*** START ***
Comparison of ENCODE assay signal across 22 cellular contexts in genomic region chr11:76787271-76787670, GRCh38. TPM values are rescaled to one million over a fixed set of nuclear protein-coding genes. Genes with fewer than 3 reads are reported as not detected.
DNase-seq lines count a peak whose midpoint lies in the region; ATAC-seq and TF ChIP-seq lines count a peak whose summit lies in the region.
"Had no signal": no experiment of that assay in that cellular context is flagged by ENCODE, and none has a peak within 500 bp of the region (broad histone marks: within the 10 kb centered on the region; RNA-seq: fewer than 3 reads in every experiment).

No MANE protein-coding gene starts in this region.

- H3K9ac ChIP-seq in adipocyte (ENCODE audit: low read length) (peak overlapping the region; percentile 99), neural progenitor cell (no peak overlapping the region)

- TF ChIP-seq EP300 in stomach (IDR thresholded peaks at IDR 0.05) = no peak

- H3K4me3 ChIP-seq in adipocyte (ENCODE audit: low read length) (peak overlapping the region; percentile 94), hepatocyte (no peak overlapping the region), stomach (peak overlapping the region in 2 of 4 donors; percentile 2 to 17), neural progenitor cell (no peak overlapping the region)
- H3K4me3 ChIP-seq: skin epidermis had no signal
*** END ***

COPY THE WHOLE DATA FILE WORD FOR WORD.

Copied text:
Comparison of ENCODE assay signal across 22 cellular contexts in genomic region chr11:76787271-76787670, GRCh38. TPM values are rescaled to one million over a fixed set of nuclear protein-coding genes. Genes with fewer than 3 reads are reported as not detected.
DNase-seq lines count a peak whose midpoint lies in the region; ATAC-seq and TF ChIP-seq lines count a peak whose summit lies in the region.
"Had no signal": no experiment of that assay in that cellular context is flagged by ENCODE, and none has a peak within 500 bp of the region (broad histone marks: within the 10 kb centered on the region; RNA-seq: fewer than 3 reads in every experiment).

No MANE protein-coding gene starts in this region.

- H3K9ac ChIP-seq in adipocyte (ENCODE audit: low read length) (peak overlapping the region; percentile 99), neural progenitor cell (no peak overlapping the region)

- TF ChIP-seq EP300 in stomach (IDR thresholded peaks at IDR 0.05) = no peak

- H3K4me3 ChIP-seq in adipocyte (ENCODE audit: low read length) (peak overlapping the region; percentile 94), hepatocyte (no peak overlapping the region), stomach (peak overlapping the region in 2 of 4 donors; percentile 2 to 17), neural progenitor cell (no peak overlapping the region)
- H3K4me3 ChIP-seq: skin epidermis had no signal